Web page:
Tomorrow, the Air National Guard will be discussing the proposal with the Maine Department of Transportation. MDOT, and Governor John Baldacci, had previously requested that the national guard conduct an “environmental impact study.” This is similar to the assessments that have already been produced, but far more in depth, expensive and time-consuming.

In a letter addressed to the Federal Aviation Administration back in July, Baldacci noted that his administration “serious concerns” with the plan.

“As Governor of the State affected by this proposal, I request that an Environmental Impact Statement be developed,” he wrote. “I base my conclusion on the lack of adequate review of the alternatives and the significant public controversy that exists in Maine.”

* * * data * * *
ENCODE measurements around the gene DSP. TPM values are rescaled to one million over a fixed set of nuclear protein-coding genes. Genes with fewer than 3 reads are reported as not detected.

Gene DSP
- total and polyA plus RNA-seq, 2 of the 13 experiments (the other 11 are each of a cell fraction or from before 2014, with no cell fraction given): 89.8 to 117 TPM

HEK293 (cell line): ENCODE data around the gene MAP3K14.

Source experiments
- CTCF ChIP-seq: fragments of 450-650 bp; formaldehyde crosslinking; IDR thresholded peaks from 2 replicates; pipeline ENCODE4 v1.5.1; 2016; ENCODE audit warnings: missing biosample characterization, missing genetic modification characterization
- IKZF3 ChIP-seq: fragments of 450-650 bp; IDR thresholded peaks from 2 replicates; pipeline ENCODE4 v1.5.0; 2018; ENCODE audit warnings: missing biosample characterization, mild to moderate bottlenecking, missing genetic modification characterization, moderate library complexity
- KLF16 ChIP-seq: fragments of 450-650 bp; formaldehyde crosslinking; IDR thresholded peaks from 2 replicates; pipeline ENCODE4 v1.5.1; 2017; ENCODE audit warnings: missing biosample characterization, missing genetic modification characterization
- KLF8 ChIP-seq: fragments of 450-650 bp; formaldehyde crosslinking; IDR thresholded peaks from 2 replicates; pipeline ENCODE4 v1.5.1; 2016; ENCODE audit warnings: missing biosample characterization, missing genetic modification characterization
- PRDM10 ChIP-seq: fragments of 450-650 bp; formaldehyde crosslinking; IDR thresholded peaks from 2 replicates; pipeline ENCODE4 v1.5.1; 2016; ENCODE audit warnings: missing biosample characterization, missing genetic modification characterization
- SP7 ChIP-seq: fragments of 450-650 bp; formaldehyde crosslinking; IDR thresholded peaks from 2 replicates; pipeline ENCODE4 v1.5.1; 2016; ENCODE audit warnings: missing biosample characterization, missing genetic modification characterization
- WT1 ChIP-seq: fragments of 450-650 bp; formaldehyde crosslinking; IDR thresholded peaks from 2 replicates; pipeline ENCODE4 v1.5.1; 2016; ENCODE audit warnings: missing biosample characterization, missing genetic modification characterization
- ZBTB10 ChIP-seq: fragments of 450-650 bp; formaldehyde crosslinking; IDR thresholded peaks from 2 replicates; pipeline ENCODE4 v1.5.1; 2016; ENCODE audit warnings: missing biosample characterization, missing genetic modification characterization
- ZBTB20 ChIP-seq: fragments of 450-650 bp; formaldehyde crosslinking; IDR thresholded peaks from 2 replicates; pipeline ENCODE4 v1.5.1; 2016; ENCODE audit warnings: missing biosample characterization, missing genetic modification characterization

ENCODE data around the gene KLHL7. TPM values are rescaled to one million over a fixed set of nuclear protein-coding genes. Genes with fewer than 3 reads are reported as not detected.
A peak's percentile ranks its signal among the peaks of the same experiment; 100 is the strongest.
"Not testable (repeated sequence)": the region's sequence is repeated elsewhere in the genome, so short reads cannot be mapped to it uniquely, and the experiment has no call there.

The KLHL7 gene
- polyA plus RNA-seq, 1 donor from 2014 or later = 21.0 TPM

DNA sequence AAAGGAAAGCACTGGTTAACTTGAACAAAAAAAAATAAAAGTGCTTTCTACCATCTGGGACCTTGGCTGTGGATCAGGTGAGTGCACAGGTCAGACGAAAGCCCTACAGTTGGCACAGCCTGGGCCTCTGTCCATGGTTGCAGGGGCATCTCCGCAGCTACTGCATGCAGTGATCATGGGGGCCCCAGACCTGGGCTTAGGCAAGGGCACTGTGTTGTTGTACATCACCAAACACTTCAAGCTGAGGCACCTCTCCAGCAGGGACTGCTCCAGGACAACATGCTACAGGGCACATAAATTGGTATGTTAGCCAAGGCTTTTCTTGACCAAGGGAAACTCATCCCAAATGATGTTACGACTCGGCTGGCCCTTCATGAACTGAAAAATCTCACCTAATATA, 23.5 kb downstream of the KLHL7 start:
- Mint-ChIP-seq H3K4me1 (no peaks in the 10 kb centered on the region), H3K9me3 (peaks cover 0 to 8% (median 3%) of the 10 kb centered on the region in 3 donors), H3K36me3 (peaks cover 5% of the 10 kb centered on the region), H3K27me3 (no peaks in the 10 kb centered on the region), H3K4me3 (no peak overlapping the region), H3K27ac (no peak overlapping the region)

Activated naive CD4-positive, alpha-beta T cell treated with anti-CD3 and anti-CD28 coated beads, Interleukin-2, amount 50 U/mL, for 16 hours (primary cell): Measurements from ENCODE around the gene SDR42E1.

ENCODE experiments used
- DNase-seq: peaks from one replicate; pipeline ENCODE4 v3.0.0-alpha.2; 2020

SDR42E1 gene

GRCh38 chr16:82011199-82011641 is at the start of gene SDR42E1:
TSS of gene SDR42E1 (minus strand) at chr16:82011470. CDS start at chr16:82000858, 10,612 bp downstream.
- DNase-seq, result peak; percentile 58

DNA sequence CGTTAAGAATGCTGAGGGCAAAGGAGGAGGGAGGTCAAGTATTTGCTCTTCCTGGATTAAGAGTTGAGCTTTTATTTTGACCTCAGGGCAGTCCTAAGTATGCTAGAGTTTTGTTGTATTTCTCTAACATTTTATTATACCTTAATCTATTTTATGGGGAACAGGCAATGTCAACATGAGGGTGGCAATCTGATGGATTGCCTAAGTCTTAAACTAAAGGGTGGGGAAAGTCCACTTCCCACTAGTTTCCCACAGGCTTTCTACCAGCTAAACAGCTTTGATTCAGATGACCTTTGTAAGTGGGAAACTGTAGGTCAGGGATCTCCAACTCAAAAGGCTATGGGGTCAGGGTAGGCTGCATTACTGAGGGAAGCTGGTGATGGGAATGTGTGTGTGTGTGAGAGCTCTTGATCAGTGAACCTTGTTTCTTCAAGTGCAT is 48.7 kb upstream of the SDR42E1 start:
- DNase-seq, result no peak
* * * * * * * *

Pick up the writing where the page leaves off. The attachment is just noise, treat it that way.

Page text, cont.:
State Rep. Thomas Saviello (U – Wilton) noted that he didn’t always agree with Baldacci but said that he supported the request for a more detailed study.

“We need a full environmental impact study,” he said, “and I agree with the governor in this.”

The governor and MDOT’s biggest, stated concern is that other alternatives to Condor 1 and 2 were not given a balanced review before being declared inferior. These alternatives included the Yankee MOA, in New Hampshire, and the Fort Drum MOA, in upstate New York.

For their part, the air national guard say that the two areas would be affected more than Condor 1 and Condor 2 would be by the changes, and that both were inferior to the Maine area due to terrain, distance and spacial constraints.

Rice said that the air national guard hopes to put the proposal formally in front of the FAA, which has ultimate authority over U.S. airspace sometime this spring. That process includes a 30-day period to officially enter comments in the public record and possibly more meetings.